Dhaka, Jan 12 (efe-epa).- Ayesha Siddiqa has been visiting the courts of Bangladesh for nearly a decade as she seeks to become Bangladesh’s first marriage registrar, a job reserved only for men.
Women cannot officiate and register marriages because during menstruation a woman cannot enter the mosque, according to a Supreme Court verdict that has just come to light, causing an outrage in the country.
“The job of the registrar is to take the signature of bride, groom and witnesses. It’s not even mandatory for a registrar to remain present when the program is conducted. So I thought despite being a woman I would be able perform the role of a marriage registrar,” Siddiqa told EFE.
The court verdict dates back to February last year although it was not until a few days ago that it was known to the public, sparking a wave of outrage among women’s advocacy groups.
“It has to be borne in mind that due to certain physical condition, a woman cannot enter the mosque during a certain time of the month. She is even excused from performing the mandatory daily prayers during this particular time,” the court had said in its ruling.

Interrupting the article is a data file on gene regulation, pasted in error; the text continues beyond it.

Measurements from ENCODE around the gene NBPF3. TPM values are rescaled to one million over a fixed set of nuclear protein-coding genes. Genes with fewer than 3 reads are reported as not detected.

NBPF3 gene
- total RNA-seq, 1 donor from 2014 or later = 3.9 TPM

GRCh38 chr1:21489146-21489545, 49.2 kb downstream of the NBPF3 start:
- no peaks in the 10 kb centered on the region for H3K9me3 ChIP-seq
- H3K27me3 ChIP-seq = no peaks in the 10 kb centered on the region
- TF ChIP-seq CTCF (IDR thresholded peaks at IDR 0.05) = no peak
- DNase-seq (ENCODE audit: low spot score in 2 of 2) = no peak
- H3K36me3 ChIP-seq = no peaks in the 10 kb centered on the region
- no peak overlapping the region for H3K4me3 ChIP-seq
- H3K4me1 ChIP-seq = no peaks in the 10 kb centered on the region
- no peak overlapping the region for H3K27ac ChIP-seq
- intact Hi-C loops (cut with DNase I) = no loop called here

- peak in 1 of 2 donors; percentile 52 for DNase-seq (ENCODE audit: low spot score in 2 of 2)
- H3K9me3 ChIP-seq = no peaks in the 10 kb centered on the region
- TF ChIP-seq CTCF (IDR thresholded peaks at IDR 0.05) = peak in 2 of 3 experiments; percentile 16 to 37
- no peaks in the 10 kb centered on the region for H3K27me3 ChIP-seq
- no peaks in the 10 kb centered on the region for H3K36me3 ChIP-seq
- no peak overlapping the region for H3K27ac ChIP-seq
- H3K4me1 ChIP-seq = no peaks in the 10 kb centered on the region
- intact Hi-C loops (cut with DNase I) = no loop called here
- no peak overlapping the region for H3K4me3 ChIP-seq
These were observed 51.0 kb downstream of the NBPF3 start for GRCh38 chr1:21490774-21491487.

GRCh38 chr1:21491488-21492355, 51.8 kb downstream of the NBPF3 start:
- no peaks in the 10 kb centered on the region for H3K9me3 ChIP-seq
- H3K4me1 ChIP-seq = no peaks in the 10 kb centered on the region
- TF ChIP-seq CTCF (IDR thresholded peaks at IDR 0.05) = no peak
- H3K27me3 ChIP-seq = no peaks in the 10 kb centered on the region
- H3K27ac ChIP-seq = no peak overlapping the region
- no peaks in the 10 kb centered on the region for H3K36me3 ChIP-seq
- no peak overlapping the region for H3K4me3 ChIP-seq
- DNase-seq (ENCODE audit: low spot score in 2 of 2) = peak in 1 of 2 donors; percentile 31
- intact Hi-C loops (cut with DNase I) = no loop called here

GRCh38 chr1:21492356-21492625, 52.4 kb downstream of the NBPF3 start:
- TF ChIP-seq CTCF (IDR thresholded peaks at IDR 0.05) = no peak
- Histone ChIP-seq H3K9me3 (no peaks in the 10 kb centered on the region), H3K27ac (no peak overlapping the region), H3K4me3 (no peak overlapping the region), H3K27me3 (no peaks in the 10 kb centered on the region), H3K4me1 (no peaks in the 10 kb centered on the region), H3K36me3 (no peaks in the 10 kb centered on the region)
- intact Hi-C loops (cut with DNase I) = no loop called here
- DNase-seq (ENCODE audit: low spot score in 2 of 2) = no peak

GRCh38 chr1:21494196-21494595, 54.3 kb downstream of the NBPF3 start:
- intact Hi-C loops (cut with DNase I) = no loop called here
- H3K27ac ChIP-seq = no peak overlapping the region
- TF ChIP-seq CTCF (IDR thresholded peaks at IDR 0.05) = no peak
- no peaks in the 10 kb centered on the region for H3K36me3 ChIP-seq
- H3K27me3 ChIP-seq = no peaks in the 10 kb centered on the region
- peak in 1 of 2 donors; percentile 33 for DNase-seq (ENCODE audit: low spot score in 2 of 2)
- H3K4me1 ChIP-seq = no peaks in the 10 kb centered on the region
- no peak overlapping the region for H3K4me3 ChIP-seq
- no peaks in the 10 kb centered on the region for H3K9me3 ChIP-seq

“This physical disqualification does not allow her to conduct religious task. We are mindful of the fact that Muslim marriage is a religious ceremony and has to be guided by the terms and dictates of Islam,” it added.
With this ruling, the Supreme Court ratified the Ministry of Justice’s decision to exclude women from the profession of marriage registrar, after Siddiqa, a resident of the northern district of Dinajpur, was rejected for this position in 2012 because of her gender.
“I decided to go to the court because there was no mention in the job circular that it’s only men’s job. I will fight for the case till the end,” stressed Siddiqa, who was then a student of a madrasa or a religious school.
Local women’s advocacy group Naripokkho expressed surprise, shock and outrage over the court’s sentence.
“Period is the main impediment for a woman to become a marriage registrar – this observation of court is ridiculous, irrational and unacceptable,” the nonprofit said in the statement, describing the verdict as the “violation of a woman’s constitutional rights to choose a profession”.
Sharmin Kabir, founder of Wreetu, an organization that provides affordable menstrual health services, told EFE that the verdict was frustrating for them.
“We have been working to normalize the period for several years and create awareness among the masses that it is a natural process. While we are working to break the taboo, this verdict is very disappointing,” she said. EFE-EPA